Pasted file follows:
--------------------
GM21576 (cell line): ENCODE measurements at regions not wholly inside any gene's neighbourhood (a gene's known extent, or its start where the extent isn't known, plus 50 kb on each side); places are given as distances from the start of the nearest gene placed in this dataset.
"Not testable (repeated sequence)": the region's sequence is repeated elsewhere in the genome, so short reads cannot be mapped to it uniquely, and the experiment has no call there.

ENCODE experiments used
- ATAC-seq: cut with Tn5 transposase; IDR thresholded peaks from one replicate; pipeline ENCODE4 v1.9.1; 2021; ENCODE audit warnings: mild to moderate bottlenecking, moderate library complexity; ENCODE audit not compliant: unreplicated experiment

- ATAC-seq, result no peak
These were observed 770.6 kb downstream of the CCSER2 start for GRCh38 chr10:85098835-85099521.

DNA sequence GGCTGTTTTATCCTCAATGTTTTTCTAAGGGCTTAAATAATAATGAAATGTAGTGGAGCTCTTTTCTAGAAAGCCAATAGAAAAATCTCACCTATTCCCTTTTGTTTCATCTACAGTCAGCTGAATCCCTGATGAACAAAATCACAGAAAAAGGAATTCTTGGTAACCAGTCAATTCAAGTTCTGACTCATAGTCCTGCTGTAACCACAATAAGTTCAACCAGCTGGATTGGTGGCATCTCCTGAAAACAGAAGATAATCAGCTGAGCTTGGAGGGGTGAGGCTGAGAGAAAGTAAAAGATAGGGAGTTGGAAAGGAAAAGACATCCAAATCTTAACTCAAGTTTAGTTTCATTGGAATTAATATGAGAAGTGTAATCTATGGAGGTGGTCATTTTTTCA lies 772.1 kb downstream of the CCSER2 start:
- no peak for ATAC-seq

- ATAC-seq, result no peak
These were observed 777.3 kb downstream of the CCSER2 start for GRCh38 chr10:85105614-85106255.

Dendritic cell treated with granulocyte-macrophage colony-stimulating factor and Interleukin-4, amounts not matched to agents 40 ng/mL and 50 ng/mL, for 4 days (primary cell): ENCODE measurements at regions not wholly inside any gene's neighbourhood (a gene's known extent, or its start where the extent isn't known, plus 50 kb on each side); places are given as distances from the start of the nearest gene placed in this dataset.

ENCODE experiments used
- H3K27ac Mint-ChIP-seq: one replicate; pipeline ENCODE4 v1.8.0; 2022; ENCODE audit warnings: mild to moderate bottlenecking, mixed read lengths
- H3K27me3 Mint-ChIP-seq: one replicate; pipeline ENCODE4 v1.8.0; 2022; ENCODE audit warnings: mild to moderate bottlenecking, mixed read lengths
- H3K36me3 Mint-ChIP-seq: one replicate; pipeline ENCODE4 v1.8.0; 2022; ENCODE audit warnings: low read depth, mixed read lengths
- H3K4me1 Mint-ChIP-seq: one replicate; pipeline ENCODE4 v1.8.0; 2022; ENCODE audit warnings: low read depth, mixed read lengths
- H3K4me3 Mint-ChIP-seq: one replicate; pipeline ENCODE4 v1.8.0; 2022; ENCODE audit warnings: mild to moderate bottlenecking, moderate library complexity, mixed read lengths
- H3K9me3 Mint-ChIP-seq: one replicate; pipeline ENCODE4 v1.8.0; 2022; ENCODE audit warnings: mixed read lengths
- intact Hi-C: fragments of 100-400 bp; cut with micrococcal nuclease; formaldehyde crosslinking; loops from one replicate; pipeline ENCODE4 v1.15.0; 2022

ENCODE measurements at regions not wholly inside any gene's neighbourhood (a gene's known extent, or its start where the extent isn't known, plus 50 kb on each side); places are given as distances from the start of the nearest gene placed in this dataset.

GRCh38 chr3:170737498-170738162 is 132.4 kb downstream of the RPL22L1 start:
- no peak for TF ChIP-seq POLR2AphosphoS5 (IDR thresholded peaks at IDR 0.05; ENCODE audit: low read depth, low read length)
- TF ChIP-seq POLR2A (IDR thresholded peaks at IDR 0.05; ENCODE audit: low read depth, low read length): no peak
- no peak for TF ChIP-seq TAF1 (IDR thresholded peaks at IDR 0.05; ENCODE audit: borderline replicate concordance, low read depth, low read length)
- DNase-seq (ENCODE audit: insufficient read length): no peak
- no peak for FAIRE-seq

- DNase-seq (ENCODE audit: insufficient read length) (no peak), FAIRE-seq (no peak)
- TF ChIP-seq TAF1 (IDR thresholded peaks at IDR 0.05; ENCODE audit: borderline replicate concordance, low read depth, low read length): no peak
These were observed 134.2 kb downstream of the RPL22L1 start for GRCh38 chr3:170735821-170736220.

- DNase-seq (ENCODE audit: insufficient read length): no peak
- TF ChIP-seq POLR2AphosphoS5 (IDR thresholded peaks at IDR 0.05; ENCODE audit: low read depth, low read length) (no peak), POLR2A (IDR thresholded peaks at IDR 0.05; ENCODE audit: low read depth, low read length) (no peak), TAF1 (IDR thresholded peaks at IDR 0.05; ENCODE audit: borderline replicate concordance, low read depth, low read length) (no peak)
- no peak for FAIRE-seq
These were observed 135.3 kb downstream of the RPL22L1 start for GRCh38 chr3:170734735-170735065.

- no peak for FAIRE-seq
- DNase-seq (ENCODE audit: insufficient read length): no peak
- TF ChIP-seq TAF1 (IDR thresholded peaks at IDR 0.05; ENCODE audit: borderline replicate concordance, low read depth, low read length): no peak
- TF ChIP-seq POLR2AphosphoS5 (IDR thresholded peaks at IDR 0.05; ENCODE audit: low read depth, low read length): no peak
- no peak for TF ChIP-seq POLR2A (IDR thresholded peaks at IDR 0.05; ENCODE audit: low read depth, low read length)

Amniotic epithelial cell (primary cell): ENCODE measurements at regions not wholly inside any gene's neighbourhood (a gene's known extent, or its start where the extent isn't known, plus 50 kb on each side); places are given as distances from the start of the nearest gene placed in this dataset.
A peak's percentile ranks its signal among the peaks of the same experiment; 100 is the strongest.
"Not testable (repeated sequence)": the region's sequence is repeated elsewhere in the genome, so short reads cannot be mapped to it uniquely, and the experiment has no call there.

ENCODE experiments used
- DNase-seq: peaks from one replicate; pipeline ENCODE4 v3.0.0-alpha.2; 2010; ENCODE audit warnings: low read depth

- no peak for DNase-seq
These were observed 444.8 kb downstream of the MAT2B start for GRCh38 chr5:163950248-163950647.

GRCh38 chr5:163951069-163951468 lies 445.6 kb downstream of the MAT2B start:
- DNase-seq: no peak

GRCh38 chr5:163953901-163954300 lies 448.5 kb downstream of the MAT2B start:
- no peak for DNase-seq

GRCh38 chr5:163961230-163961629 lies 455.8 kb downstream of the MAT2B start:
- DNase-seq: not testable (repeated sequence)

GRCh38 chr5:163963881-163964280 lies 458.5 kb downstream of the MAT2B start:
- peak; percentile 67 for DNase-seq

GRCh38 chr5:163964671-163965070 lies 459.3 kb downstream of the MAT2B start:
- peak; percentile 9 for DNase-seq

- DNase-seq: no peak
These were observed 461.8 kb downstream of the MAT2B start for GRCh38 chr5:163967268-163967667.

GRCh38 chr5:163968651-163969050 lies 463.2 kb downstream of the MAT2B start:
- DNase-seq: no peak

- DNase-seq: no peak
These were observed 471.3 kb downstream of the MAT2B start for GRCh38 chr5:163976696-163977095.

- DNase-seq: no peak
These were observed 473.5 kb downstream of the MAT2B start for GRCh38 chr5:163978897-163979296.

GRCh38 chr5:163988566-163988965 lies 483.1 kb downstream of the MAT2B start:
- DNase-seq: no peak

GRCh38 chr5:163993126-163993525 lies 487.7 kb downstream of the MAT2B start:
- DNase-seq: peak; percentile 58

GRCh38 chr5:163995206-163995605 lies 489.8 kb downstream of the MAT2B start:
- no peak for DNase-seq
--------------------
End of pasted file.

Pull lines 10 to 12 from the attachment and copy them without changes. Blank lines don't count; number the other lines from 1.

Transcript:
These were observed 777.3 kb downstream of the CCSER2 start for GRCh38 chr10:85105614-85106255.

Dendritic cell treated with granulocyte-macrophage colony-stimulating factor and Interleukin-4, amounts not matched to agents 40 ng/mL and 50 ng/mL, for 4 days (primary cell): ENCODE measurements at regions not wholly inside any gene's neighbourhood (a gene's known extent, or its start where the extent isn't known, plus 50 kb on each side); places are given as distances from the start of the nearest gene placed in this dataset.

ENCODE experiments used